Saturday, May 2, 2009

Character Thoughts...emotion

I have been browsing some old pictures and came across this prop I made a few years ago. It is a Bucky skeleton from ACC that I corpsed with latex and pantyhose. As a Halloween prop, it serves its purpose but I have always felt there is something lacking. I attempt to capture some sort of emotion when creating. This piece seems to lack any hint of prior life...what was she thinking when she died? What was her emotional condition? I have no clue. It is just an in-you-face piece of Halloween gore. Perhaps I feel this way about her because there was very little thought put into creating her. The skeleton already existed, and the corpsing only took a few evenings. I have never given her a name. It is just a corpse used to make my yard scary. In my opinion, there is most definitely a difference in making a Halloween prop and creating a piece of art.

I think I prefer to make characters.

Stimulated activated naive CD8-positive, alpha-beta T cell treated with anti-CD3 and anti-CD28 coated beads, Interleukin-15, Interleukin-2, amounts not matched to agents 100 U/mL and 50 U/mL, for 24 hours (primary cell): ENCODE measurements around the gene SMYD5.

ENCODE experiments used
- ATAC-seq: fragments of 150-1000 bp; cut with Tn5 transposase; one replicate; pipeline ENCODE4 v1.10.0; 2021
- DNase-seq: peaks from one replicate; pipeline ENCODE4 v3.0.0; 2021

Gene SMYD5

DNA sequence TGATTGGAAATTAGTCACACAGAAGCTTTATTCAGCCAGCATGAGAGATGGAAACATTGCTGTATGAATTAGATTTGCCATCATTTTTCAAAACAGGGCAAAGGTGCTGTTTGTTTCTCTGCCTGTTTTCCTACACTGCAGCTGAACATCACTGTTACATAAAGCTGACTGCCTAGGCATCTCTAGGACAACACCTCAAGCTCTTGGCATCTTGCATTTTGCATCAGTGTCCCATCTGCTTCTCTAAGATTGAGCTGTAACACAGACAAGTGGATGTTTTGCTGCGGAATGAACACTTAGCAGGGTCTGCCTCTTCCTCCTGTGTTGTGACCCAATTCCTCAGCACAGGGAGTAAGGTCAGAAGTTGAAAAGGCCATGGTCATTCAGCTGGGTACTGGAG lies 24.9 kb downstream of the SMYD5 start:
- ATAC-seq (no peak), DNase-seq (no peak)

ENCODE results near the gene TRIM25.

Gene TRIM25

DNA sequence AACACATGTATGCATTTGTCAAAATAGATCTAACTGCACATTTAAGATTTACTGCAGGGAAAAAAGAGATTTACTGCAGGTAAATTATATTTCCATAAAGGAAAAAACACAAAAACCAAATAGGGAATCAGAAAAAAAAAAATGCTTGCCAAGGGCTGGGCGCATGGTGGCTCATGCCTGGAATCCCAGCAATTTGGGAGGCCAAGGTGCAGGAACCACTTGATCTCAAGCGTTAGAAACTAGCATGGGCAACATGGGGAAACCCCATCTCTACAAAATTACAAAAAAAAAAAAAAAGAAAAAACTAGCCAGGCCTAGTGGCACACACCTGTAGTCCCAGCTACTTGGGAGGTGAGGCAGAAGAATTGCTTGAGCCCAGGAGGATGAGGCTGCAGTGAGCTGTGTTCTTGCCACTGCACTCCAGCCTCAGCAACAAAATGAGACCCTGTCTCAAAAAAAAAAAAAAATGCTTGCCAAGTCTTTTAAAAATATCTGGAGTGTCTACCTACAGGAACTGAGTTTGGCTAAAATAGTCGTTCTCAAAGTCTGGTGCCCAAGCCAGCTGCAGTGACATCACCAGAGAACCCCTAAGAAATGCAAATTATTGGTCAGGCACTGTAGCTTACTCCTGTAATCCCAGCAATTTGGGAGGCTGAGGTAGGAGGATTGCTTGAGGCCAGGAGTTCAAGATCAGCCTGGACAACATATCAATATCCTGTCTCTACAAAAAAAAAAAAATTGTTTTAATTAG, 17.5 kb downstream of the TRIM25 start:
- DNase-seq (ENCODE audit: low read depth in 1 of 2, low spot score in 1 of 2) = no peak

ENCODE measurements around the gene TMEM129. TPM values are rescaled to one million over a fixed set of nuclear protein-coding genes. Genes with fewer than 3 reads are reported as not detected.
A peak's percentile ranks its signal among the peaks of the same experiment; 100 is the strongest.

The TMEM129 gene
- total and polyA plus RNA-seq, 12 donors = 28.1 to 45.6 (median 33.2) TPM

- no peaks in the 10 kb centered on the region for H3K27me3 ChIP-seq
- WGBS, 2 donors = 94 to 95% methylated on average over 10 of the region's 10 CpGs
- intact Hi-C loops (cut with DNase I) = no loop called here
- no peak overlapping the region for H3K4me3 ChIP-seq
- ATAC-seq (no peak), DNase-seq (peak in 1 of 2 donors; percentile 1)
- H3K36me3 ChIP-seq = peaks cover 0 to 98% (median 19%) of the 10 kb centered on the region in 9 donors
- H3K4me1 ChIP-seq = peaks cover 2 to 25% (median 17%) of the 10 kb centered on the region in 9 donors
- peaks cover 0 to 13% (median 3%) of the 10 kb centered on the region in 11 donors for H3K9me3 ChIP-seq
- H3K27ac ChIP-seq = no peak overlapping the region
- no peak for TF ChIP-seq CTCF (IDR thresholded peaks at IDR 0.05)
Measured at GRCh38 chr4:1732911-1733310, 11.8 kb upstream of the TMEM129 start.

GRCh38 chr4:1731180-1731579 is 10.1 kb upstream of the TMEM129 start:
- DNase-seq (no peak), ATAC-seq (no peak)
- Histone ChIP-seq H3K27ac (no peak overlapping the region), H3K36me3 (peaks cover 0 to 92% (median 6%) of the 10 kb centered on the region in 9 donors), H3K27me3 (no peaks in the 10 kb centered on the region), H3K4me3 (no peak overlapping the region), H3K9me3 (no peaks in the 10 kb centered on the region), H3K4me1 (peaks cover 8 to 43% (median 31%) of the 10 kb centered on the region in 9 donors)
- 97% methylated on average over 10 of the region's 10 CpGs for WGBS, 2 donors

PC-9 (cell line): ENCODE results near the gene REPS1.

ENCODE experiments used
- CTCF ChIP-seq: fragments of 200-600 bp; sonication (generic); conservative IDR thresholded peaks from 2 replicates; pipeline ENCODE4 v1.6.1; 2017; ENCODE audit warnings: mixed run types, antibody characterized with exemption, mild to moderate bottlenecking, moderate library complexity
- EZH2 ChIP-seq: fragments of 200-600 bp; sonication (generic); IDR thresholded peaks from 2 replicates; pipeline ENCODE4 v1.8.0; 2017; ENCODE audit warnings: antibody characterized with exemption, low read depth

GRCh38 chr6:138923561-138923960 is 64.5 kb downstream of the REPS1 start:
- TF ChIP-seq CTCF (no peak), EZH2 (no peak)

1. That's a great bit of insight. I agree that emotional development and not simple "assembly" invokes a different connection between the creator, the piece, and the audience.

    In comparison to the other work you've shared here, this does lack the personality you've manifested in your other creations. In your dungeon carnival, this is simply a nameless corpse stuffed into a catacomb shelf, not the real terror that waits at the heart of the tomb.

    But it's still a gruesome bit of spooky propcraft and most likely complements your other characters.

  2. Like KingUnicorn said, it's still a nice prop. And you did take time for detailing. I often find when people make props, they stop short of adding those finishing touches that would add so much (often saying it will look good enough under low light).

    I would hesitate to say there's a definite difference between props and art, and instead say there's often a difference between prop makers and artists, where artists often take a bit more time and care to create the final effect.